ایمنی درجه اول و ارزش فوق العاده بهینه سازی دوجانبه پرتفوی ایالات متحده و مکزیک در سراسر بحران پزو و پیمان نفتا در سال 1994
|کد مقاله||سال انتشار||مقاله انگلیسی||ترجمه فارسی||تعداد کلمات|
|17319||2007||21 صفحه PDF||سفارش دهید||محاسبه نشده|
Publisher : Elsevier - Science Direct (الزویر - ساینس دایرکت)
Journal : The Quarterly Review of Economics and Finance, Volume 47, Issue 3, July 2007, Pages 449–469
High volatility can motivate safety-first portfolio optimization in emerging markets. Mexico is a case in point, as the December 1994 Mexico peso crisis followed the high positive expectations from the ratification of NAFTA earlier that year. This study examines safety-first and extreme value optimization for bilateral U.S.–Mexican portfolios in U.S. dollar (USD) and Mexican peso (MXN) around the crisis, and compares these to Markowitz mean–variance optimization. It finds that these approaches result in substantial differences for the optimal investment weights in Mexico, with these generally higher under safety-first pre-1994 and lower post-1994 than under mean–variance optimization, whether in MXN or USD. Safety-first objectives do not inhibit investment weights that are higher than the minimum variance optimization weights for Mexico in the non-crises pre-1994 period. But following the 1994 financial crisis, safety-first optimization requires more of an exit from Mexico than even minimum variance optimization.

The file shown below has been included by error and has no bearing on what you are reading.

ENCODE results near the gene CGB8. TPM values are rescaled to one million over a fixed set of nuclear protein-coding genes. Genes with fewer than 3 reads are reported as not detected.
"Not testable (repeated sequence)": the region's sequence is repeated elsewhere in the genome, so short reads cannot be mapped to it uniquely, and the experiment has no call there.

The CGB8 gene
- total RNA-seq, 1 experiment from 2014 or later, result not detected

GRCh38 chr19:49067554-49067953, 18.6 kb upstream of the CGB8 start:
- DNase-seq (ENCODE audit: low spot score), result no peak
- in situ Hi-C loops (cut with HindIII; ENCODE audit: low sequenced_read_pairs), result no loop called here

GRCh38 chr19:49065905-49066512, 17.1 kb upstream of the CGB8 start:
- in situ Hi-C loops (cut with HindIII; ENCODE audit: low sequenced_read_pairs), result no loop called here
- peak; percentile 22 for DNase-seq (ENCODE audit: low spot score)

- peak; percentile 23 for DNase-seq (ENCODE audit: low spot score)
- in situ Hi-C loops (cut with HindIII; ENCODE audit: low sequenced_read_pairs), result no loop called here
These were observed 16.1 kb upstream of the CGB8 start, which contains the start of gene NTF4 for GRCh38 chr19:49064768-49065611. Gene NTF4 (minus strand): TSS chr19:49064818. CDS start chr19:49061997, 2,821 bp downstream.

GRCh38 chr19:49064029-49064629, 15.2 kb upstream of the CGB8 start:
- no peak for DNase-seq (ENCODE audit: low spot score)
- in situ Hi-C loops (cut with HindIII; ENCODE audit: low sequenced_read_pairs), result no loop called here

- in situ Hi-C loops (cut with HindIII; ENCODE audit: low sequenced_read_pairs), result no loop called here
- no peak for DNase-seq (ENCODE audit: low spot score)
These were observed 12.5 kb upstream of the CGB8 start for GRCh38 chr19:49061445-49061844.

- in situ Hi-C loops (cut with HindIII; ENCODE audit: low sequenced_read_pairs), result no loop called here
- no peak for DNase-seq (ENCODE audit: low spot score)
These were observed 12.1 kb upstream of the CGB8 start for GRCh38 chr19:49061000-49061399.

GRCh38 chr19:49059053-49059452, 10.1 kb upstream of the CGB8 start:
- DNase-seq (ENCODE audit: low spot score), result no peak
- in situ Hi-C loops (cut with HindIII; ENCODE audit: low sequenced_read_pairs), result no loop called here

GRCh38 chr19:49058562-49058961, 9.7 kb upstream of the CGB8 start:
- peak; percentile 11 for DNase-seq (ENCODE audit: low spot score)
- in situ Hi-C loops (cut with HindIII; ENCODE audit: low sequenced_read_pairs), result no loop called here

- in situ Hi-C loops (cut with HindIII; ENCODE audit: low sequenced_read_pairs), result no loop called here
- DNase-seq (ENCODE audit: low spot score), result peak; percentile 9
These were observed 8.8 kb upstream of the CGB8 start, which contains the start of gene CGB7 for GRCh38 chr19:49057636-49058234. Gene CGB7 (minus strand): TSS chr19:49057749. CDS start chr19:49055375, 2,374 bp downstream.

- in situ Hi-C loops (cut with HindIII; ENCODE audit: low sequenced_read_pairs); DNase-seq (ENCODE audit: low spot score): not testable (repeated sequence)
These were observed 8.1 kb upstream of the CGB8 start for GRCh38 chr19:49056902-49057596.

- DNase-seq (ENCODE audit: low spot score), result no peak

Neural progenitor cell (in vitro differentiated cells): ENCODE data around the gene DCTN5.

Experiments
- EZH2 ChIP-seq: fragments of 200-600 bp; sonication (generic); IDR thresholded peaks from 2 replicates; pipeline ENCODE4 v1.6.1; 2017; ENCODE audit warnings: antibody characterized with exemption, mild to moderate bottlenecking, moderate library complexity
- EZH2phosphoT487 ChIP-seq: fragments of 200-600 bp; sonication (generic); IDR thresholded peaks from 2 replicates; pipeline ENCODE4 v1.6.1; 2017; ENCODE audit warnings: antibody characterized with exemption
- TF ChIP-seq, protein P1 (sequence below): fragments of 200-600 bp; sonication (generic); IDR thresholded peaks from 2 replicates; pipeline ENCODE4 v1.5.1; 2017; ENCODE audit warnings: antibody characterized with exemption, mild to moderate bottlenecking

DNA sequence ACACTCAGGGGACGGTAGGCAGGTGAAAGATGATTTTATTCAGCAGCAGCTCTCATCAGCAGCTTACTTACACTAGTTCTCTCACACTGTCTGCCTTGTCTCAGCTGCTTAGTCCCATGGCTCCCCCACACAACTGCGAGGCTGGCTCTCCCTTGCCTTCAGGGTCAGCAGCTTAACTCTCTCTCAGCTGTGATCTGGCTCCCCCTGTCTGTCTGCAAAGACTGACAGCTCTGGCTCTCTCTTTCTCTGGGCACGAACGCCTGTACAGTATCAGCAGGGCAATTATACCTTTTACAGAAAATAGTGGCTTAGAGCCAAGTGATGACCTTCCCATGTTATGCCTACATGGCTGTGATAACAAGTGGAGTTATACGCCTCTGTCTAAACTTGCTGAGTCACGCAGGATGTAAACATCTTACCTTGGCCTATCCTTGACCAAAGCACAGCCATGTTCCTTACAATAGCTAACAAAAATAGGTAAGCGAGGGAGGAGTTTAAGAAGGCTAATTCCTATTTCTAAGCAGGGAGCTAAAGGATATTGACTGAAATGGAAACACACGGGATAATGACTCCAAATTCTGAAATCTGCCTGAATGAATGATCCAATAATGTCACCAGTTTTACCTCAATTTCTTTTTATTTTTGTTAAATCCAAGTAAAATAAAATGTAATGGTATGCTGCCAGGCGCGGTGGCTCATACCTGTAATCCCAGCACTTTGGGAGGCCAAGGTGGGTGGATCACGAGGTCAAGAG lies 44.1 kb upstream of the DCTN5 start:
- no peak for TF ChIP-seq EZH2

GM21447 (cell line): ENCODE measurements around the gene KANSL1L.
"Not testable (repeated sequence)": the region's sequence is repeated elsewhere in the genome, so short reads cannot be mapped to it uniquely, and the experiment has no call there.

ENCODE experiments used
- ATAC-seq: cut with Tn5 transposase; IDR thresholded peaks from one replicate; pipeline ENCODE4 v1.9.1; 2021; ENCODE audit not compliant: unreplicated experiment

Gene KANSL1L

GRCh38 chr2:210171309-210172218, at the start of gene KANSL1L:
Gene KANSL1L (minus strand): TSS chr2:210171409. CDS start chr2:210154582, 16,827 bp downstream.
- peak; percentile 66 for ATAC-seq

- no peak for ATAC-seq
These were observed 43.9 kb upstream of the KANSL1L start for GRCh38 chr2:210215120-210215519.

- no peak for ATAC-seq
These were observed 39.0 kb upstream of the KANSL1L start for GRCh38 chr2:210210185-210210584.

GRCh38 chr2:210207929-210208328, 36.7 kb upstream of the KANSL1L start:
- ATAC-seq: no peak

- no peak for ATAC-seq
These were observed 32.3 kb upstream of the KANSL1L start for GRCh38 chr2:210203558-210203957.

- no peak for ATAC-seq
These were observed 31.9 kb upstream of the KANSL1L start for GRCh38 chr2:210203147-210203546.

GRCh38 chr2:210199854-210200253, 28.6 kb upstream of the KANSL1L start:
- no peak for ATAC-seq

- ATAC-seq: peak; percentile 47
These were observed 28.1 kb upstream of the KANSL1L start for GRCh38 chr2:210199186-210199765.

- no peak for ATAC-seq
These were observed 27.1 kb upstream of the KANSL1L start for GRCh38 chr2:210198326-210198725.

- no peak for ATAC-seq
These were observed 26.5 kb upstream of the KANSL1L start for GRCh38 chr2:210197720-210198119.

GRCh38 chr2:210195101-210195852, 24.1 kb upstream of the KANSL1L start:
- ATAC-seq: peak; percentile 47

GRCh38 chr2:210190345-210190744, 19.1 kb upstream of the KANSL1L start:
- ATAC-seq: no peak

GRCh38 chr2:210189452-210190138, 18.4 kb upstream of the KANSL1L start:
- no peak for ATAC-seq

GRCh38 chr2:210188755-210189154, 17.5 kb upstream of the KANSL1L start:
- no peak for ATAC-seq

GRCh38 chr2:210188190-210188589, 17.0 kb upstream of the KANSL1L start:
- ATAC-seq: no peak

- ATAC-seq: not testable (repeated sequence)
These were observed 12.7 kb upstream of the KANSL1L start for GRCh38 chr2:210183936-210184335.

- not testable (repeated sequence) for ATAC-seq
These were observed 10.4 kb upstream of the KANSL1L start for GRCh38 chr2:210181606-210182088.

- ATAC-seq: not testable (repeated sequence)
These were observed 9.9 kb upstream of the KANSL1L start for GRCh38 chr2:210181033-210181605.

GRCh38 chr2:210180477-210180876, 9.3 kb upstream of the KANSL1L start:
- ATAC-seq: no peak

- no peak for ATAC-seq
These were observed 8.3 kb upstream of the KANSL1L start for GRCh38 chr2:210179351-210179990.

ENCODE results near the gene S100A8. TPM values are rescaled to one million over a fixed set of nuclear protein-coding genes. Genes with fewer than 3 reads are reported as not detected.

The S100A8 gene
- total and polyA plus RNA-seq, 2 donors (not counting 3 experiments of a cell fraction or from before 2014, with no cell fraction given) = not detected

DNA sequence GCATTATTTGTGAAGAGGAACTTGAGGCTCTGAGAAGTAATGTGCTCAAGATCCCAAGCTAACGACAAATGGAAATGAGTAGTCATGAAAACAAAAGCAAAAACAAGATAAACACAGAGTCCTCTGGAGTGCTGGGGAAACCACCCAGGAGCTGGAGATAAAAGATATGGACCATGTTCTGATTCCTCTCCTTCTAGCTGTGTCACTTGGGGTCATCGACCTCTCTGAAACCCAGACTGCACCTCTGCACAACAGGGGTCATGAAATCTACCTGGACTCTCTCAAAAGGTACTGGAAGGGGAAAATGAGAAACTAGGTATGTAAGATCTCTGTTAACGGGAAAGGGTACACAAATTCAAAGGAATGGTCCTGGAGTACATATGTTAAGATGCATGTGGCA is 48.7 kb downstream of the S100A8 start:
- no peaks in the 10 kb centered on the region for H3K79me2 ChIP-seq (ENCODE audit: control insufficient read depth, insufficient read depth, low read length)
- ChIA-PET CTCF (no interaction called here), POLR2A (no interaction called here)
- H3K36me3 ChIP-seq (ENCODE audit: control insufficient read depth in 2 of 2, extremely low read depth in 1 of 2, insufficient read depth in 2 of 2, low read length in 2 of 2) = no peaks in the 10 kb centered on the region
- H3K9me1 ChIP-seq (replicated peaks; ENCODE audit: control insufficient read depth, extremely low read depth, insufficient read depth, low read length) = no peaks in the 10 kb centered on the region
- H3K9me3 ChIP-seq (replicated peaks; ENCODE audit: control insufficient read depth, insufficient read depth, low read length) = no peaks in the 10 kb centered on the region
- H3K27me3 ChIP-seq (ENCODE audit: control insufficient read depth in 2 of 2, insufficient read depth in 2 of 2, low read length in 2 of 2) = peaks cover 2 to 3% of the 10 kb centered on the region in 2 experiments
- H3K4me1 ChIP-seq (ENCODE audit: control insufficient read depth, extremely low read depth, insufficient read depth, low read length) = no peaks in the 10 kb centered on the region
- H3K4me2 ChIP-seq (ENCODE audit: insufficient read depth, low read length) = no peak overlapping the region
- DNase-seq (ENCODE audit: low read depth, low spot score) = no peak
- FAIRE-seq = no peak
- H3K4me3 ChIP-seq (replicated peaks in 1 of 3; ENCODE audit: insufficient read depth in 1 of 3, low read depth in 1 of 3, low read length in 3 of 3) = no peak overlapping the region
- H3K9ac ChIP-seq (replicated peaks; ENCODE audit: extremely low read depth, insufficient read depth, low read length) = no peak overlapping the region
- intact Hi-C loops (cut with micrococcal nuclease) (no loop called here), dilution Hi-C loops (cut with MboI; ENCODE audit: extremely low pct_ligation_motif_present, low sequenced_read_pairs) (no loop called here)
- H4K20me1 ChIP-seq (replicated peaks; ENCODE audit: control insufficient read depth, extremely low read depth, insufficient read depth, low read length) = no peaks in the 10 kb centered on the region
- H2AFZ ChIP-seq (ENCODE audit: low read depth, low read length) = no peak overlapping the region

Safety-first has greater relevance in the high volatility environment in emerging markets, with the December 1994 peso crisis in Mexico providing a good case study. Positive expectations were high following the ratification of NAFTA on January 1, 1994, making North America the largest trading block in the world. But shortly after, Mexico endured one of its worst economic crises. The peso crisis that followed highlight the attendant risks that accompany investing in emerging markets like Mexico, even in the midst of positive expectations, regardless of whether investors are domestic (Mexican) or foreign (U.S.). Similar crises and risks have appeared elsewhere, including Asia in 1997 and Russia in 1998. In these, risk managers must worry that portfolios may suffer from “extreme” events, even if they lie outside the range of available observations. The safety-first criteria of Roy (1952) operationalized with use of extreme value theory as applied by Arzac and Bawa (1977) and Jansen, Koedijk, and de Vries (2000), and most recently, Haque, Hassan, and Varela (2004), is useful in these cases. Extreme value theory (EVT) provides a firm theoretical foundation for statistical models describing extreme events, and offers risk managers a seemingly objective tool to examine portfolio behavior under extreme circumstances. The analysis is undertaken by trying to “fit” the tail of the returns’ distribution of a portfolio, because the tails of a continuous statistical distribution generalize to a Pareto distribution as one examines further into the distribution's extremes. The use of EVT lies principally in the manner in which it can quantify estimates of the probability of extreme events, and the way portfolios behave under such occurrences. It is applicable to fat tailed and asymmetric distributions, making it advantageous over models that assume symmetry (such as t, normal, ARCH and most GARCH-like distributions), because most financial returns are asymmetric. The present study applies safety-first using EVT to portfolios of Mexican and U.S. equities from both Mexico and U.S. points of view during the period surrounded by the Mexican peso crisis in 1994, and by default NAFTA. It examines how these portfolios differ from Markowitz mean–variance portfolios, and draws lessons in the application of safety-first during such crisis in emerging markets. The study is divided into the following sections. Section 2 presents the literature review and Section 3 the sample and data. Section 4 discusses exceedence values and extreme value theory and Section 5 the safety-first methodology. Section 6 presents the empirical findings and Section 7 concludes the study.